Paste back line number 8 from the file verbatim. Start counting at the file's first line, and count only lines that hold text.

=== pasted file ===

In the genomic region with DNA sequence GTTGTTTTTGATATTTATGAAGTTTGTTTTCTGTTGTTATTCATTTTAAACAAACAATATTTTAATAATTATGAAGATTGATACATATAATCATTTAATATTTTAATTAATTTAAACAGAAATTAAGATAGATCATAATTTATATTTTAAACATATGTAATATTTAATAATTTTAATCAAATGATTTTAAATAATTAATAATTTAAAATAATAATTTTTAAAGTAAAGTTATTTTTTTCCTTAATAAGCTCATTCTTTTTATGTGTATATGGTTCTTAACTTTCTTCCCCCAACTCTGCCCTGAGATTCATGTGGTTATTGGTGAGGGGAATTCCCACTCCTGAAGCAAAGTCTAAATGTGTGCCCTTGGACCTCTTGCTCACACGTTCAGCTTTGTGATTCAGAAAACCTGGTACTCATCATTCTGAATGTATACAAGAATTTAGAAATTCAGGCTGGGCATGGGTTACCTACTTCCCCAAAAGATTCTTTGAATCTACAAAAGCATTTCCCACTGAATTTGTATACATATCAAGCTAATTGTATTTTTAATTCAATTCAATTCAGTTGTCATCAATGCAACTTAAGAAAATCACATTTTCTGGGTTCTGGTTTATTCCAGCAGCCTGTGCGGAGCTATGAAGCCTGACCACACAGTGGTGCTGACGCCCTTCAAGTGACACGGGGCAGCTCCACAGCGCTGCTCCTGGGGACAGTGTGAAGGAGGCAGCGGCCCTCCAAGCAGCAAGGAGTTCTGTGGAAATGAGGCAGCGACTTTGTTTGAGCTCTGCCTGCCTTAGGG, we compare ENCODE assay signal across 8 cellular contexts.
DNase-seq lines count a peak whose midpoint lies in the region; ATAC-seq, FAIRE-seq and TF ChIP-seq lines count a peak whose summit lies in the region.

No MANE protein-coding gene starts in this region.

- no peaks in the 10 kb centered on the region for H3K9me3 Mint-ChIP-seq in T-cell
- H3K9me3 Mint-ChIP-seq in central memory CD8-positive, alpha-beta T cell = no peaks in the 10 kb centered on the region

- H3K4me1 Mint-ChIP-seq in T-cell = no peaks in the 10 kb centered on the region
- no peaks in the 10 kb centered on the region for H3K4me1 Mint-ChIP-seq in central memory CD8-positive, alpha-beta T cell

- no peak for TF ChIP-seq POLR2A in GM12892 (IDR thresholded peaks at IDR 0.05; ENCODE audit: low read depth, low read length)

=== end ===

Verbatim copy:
- no peak for TF ChIP-seq POLR2A in GM12892 (IDR thresholded peaks at IDR 0.05; ENCODE audit: low read depth, low read length)